On December 1, 1856, Cobourg Mayor D. E. Boulton presided at the laying of the cornerstone for Victoria Hall. The Cobourg Star wrote that “great as our progress has been our past is but a trifle to the great future which lies yet unopened before us.” In the mid-nineteenth century Cobourg aspired to becoming “a major centre in Canada West,” and, according to many leaders, was destined to be a city. Well, that was then, and now is now.
This brief glimpse back is from the October 2018 issue of Historically Speaking, the newsletter of the Cobourg and District Historical Society. As always, history gives us many lessons and none is more important than a reminder that the future never turns out as planned. Cobourg never became a “major centre” and today it must heed its history and stop repeating the folly of 162 years ago – thinking that great progress “lies yet unopened before us.”
There are two guaranteed realities: the future will not turn out as planned and resources – money, time and staff – are always limited. This is not to say that anticipating and planning for the future is unimportant. Of course it is. But the balance of priorities between now and the future is skewed in Cobourg. If planning and investing in the future takes precedence over addressing what is wrong today this leads to a misallocation of resources.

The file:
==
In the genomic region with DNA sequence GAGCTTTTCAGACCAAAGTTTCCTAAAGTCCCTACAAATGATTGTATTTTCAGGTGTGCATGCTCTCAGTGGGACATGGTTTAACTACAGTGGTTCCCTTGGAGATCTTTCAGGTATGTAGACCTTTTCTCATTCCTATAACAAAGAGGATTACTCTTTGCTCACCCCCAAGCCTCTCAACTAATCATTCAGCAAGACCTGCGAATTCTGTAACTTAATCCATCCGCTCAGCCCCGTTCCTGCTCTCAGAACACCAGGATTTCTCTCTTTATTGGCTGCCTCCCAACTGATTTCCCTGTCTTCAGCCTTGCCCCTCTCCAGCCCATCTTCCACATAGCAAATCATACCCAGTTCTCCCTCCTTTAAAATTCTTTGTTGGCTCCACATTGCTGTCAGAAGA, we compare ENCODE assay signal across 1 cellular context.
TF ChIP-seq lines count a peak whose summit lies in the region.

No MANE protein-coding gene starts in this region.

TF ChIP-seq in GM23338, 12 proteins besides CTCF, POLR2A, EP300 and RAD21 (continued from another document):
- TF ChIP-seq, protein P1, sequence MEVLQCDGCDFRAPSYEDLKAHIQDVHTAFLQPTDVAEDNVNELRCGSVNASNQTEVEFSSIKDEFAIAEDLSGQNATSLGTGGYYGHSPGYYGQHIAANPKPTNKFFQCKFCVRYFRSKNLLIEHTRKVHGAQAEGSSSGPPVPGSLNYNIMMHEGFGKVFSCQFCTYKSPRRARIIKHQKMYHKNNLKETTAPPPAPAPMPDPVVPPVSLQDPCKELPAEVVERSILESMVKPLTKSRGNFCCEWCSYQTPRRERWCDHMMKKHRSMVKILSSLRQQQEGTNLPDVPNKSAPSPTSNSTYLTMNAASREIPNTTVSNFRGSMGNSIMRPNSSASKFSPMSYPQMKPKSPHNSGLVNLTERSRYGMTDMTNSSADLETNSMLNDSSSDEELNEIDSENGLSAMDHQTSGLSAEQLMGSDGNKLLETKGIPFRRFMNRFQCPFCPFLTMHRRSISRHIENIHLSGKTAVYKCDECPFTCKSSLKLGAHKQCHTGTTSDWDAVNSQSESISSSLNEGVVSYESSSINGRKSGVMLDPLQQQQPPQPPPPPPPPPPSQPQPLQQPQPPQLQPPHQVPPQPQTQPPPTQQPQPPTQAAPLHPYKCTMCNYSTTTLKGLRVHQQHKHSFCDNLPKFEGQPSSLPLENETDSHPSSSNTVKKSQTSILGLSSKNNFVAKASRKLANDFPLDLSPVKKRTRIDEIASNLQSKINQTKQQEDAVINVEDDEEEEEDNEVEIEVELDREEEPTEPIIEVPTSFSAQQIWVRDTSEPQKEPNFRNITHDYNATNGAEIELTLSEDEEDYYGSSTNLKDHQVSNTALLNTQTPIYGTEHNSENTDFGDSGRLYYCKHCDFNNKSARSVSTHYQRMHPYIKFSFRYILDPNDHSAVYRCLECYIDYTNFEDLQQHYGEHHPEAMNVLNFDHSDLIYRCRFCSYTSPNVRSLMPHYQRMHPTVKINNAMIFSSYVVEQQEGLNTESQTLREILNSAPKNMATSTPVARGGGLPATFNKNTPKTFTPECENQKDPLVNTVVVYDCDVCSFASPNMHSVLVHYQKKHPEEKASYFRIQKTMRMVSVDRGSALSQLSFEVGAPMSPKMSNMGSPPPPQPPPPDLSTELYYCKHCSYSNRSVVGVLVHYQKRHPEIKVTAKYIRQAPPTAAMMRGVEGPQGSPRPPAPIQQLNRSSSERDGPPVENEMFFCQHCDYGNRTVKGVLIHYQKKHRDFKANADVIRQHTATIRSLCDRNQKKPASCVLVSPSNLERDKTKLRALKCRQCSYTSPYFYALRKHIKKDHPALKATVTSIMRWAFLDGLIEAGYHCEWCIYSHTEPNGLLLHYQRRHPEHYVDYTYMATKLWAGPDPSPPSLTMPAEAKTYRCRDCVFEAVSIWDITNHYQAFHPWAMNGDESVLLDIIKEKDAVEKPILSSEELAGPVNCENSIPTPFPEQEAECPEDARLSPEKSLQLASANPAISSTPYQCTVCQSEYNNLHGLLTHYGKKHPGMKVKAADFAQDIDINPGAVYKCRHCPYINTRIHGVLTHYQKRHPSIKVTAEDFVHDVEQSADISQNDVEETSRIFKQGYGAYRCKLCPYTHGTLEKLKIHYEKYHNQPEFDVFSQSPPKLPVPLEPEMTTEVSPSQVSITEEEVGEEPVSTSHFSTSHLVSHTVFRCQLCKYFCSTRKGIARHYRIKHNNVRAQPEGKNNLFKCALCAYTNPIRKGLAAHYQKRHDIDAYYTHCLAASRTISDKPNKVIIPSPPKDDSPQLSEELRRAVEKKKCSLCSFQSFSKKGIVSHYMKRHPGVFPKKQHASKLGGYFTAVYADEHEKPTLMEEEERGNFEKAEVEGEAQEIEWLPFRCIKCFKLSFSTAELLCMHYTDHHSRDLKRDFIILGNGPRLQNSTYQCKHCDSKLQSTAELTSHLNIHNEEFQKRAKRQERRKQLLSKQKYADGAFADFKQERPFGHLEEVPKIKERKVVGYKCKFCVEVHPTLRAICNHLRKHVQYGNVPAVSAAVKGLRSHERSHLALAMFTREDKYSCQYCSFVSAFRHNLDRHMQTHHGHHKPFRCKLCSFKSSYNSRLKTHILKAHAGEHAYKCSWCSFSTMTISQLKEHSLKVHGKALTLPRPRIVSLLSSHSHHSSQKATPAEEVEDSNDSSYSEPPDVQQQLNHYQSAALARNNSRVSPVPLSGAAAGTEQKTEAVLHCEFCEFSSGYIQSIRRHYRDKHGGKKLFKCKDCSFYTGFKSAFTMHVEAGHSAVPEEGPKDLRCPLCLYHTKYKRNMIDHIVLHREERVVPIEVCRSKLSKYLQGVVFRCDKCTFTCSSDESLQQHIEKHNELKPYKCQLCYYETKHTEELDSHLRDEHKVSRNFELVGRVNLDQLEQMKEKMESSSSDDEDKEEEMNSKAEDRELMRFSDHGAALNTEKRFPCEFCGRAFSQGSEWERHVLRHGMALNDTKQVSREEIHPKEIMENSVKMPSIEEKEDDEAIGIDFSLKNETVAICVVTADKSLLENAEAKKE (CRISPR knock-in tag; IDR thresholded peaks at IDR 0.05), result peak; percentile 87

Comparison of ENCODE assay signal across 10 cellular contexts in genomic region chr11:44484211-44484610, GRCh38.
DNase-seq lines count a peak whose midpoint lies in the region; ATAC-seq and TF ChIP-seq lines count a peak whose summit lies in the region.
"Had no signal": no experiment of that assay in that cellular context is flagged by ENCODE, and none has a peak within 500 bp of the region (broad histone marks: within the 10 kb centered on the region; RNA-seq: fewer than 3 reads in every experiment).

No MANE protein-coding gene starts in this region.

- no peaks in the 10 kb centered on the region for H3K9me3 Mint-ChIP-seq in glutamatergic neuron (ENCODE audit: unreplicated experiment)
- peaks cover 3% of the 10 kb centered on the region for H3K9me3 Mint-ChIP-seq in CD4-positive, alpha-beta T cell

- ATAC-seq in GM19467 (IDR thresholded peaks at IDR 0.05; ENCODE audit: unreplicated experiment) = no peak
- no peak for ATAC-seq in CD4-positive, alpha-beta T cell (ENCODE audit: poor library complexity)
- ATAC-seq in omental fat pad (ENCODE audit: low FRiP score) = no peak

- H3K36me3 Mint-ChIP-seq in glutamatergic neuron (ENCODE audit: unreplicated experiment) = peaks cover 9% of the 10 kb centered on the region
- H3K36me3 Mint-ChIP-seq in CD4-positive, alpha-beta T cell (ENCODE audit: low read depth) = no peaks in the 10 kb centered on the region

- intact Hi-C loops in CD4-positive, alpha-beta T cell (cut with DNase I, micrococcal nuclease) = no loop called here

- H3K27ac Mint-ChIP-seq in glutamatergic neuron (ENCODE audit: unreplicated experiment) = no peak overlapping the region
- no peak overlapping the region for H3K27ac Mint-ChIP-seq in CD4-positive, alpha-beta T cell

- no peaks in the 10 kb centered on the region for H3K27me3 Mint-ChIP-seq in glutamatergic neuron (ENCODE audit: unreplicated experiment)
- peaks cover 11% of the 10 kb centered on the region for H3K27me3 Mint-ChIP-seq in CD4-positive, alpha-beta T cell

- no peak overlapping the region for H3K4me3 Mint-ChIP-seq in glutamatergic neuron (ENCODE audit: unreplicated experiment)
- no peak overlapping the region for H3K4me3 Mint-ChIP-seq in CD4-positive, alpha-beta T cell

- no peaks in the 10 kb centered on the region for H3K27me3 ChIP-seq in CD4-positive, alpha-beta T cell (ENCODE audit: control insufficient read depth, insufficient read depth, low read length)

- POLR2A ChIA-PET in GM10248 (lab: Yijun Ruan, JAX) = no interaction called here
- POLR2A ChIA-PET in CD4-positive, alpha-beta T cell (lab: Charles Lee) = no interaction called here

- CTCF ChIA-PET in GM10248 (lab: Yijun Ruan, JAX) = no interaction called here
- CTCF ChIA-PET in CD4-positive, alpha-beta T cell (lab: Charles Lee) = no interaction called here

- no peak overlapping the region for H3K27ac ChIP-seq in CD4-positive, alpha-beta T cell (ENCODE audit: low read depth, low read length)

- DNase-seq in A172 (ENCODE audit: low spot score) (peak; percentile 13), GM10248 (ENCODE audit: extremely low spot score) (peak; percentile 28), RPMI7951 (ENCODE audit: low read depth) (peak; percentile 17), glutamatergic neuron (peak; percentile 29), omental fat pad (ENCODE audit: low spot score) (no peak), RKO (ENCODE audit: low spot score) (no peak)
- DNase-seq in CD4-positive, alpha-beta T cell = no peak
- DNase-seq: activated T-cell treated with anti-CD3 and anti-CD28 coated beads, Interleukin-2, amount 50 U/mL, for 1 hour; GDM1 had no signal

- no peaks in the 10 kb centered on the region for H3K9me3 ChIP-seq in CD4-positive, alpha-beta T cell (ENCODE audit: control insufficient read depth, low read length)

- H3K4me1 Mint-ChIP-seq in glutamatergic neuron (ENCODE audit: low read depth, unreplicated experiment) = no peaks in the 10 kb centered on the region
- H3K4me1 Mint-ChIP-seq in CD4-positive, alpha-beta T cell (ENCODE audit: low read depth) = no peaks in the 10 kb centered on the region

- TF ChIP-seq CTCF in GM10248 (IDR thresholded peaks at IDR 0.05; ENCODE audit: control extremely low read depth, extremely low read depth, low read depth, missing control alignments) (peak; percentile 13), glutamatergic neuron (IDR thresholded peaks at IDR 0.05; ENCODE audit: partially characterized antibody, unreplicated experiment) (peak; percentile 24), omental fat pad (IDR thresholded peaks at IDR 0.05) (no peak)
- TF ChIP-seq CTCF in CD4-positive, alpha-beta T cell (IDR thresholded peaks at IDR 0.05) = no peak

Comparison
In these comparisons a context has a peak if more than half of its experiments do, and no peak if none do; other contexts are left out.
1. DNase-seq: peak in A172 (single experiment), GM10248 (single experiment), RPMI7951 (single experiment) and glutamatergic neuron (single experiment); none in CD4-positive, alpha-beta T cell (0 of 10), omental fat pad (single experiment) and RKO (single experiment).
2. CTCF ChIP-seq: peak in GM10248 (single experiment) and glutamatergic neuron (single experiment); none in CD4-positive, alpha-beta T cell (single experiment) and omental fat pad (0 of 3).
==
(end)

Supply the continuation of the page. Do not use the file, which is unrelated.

In order to thrive, Cobourg Council must prioritize effectively. Two fundamental questions need to be asked about the focus, planning and decision-making of our municipal government:
- Are we focusing too much on future plans and projects to the detriment of current projects and problems?
- Are we allocating too many resources to tomorrow while under investing in today?
These questions are important to our municipal candidates as they head into the election. An overly optimistic view or fear of the future could lead to investing too much effort thinking about “someday”, “what ifs” and “maybes,” and too little consideration of our current basic needs. It is also a great time for senior staff and management to think about what Cobourg residents really want, e.g. a restored East Pier.
Our purpose is to start a conversation between our new Councillors and their citizens about setting true priorities.
Cobourg Community Centre or Cobourg Marina?
Which should be given priority?